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More than 20 years ago, John Casey won the National Book Award for "Spartina," an epic about the people who live along an estuary in Rhode Island. Critics said it was one of the best novels to come along in years. Now Casey, an English professor at the University of Virginia, picks up where he left off with "Compass Rose" (Knopf, $27.95), a continuation of the adventures of small town folk who live and die along the estuary. Rose is the daughter of a local, Elsie, whose little Rose was born out of wedlock, the result of an affair Elsie had with her married neighbor, a local fisherman.
Lerner Publications of Minneapolis continues to expand into different areas. Its newer imprint, christened Lab, is devoted to adolescent literature like "What Can(t) Wait," by Ashley Hope Perez ($17.95 cloth). It's all about Marisa, a Mexican migrant, living with her parents in Houston. Those parents expect her to follow in their footsteps, work hard every day, get married, have kids. But Marisa's high school math teacher tells her she has the aptitude to be an engineer and should study hard and get a scholarship to the University of Texas.
TV personality Al Roker has made himself an American presence over the years. From my point of view he's lost too much weight because as a fat guy, I always liked him as a fat guy. Now he looks like a refugee from Buchenwald. But that's beside the point. The point is, he has become a prominent author. But is he writing about the weather or 105-year-old-women from Crown Point, Ind.? No. He and his collaborator, the prominent mystery writer Dick Lochhte, have created a character named Blessing, who bears a close resemblance to Roker.
When I first moved to Minneapolis, 40 years ago, there was a young firebrand professor at the University of Minnesota, who was in the newspaper a good deal of the time. He was a leader in the anti-war movement and a young turk in the DFL party. His name was Allan Spear. Allan Spear was also gay, one of the first prominent Minnesotans to come out of the closet, no mean achievement for a man who was a Minnesota state senator. Before he died in 2008, Spear began writing his memoir. He was almost finished before his death.
You've still got time to rush out and buy a book for someone on your gift list. If that someone likes history, especially American history, this is the right season because publishers have done an especially good job coming up with popular histories on several American topics. Leading the list is a mammoth paperback based on the TV series of a few years back. "The War: An Intimate History, 1941-1945" by Geoffrey C. Ward and Ken Burns (Knopf, $30) originally came out in hardcover, but somehow the publisher forgot to send me a copy. Not to worry, for the paperback version is just fine.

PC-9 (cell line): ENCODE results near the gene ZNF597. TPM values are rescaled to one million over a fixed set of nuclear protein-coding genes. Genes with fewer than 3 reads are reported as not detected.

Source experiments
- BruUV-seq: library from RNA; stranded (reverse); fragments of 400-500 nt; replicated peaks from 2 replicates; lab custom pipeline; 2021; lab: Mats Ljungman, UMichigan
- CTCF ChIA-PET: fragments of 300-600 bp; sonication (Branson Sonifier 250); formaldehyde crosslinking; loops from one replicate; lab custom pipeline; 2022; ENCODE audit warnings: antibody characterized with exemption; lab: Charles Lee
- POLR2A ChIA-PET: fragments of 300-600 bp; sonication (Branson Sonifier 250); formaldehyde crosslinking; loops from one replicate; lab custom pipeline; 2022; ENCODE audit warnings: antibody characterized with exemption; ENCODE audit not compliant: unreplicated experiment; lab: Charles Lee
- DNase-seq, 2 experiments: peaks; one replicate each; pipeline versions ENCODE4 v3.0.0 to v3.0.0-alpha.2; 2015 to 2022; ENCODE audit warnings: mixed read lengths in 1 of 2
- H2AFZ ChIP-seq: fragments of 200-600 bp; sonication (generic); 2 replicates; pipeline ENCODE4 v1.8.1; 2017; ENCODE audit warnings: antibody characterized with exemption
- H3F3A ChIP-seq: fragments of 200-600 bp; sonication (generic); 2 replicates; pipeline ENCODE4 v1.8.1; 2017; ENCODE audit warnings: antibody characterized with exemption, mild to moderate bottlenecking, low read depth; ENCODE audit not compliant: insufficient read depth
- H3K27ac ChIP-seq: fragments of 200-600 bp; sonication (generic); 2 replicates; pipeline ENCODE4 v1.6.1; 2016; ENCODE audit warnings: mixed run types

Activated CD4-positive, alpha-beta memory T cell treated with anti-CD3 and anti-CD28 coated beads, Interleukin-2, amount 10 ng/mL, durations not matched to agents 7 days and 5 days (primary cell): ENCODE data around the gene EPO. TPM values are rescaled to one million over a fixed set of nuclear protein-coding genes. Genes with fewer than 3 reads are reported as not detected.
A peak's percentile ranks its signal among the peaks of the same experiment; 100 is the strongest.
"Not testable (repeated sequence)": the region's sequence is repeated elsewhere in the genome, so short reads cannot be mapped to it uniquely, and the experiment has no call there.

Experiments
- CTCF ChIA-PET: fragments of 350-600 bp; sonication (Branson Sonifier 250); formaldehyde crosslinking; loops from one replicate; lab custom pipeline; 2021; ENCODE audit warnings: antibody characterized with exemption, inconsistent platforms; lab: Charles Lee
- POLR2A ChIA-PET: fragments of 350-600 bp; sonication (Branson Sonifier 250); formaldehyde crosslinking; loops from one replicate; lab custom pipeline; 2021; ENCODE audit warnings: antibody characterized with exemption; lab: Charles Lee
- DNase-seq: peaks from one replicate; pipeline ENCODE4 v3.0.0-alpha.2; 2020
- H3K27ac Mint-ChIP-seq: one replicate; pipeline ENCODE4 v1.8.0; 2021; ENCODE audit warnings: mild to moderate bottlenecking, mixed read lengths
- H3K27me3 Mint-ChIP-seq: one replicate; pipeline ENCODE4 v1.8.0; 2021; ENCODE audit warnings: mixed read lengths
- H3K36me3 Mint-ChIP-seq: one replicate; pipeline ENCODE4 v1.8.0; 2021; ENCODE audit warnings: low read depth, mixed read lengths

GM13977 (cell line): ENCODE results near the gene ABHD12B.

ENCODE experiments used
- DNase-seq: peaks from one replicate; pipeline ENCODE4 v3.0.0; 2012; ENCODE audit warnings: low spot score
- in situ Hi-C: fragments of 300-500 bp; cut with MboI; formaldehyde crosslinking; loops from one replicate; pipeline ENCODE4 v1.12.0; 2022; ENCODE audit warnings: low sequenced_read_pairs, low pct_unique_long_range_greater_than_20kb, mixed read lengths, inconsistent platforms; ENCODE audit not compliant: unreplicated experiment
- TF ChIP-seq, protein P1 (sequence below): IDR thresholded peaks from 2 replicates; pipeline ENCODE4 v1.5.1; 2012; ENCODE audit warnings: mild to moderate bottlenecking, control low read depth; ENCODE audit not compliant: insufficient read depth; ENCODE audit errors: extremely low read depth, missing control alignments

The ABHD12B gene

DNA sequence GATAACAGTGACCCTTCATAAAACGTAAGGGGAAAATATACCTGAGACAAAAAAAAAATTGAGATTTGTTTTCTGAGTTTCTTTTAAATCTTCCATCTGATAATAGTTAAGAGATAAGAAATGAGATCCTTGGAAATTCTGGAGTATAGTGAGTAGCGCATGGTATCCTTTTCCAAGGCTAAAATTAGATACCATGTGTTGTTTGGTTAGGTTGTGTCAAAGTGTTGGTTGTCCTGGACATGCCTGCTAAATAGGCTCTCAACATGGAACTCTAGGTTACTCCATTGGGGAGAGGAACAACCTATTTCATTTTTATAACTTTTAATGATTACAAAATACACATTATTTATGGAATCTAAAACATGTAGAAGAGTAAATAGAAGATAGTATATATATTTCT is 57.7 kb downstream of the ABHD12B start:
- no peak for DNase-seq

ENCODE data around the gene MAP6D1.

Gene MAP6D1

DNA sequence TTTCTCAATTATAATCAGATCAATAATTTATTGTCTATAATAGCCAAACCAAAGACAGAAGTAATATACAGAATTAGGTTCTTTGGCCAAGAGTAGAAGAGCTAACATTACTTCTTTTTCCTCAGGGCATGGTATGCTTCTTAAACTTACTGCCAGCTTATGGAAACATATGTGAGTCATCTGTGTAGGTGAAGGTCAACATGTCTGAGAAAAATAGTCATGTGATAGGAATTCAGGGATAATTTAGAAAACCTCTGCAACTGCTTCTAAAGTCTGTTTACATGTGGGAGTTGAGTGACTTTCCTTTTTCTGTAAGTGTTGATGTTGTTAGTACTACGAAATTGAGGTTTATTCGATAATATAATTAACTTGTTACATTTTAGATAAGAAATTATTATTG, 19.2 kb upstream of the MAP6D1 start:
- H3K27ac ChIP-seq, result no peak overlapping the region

Today we'll make some suggestions about new books dealing with art and culture you might want to put on your holiday giving list. I've never been a reader of comic strips and I'm the lesser for it. My morning coffee mate keeps talking about Gary Trudeau and his Doonesbury strip and I sit there dumbfounded. Recently, I had a chance to catch up and I recommend a book for holiday giving to folks who love Doonesbury or want to learn about it. It's called "Doonesbury and the Art of G.B. Trudeau," by Brian Walker (Yale University Press, $49.95).
There's a bevy of new books by Minnesotans and about Minnesota for the gift giver who's willing to look for them. Wisconsin, too. My favorite this year is "The Last Hunter," by Will Weaver (Borealis Books, $24.95). Weaver has had a very successful career mining the rich resources of his native state. And, unlike many accomplished Minnesota authors his work has attracted the attention of Hollywood.
It's gift-giving time. I like to give books. Why? A book's conformation is easier to wrap than a snowmobile. And, properly selected, it's good for the recipient, better by far than a Whitman Sampler (No, not Walt! I mean the candy.) This season we have a wonderful collection of biographies and autobiographies, ranging from stories of politicians, to artists to athletes. Here's just a small sampling: Let's begin with a story that's already familiar to readers of a certain age.
An impressive trio of books that explore the African-American experience have recently found their way across my desk. All too seldom, Turner Classic Movies shows a series of movies starring black actors exclusively. These are movies that longtime movie buffs, such as I, never got to see when we were kids growing up in rural America.
Time flies. It has been 30 years since Kurt Vonnegut's son Mark wrote "Eden Express," an account of his descent into insanity.